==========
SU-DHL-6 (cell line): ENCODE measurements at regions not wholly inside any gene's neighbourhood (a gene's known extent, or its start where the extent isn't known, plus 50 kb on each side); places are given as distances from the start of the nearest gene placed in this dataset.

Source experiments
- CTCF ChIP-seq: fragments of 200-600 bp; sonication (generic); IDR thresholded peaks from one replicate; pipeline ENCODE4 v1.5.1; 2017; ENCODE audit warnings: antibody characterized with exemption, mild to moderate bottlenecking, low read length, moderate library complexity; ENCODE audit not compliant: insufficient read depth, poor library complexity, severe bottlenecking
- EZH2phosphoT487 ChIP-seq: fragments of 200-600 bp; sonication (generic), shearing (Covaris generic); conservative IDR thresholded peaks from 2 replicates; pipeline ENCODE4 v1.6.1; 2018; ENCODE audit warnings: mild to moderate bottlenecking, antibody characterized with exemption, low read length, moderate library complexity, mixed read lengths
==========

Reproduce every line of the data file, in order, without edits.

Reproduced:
SU-DHL-6 (cell line): ENCODE measurements at regions not wholly inside any gene's neighbourhood (a gene's known extent, or its start where the extent isn't known, plus 50 kb on each side); places are given as distances from the start of the nearest gene placed in this dataset.

Source experiments
- CTCF ChIP-seq: fragments of 200-600 bp; sonication (generic); IDR thresholded peaks from one replicate; pipeline ENCODE4 v1.5.1; 2017; ENCODE audit warnings: antibody characterized with exemption, mild to moderate bottlenecking, low read length, moderate library complexity; ENCODE audit not compliant: insufficient read depth, poor library complexity, severe bottlenecking
- EZH2phosphoT487 ChIP-seq: fragments of 200-600 bp; sonication (generic), shearing (Covaris generic); conservative IDR thresholded peaks from 2 replicates; pipeline ENCODE4 v1.6.1; 2018; ENCODE audit warnings: mild to moderate bottlenecking, antibody characterized with exemption, low read length, moderate library complexity, mixed read lengths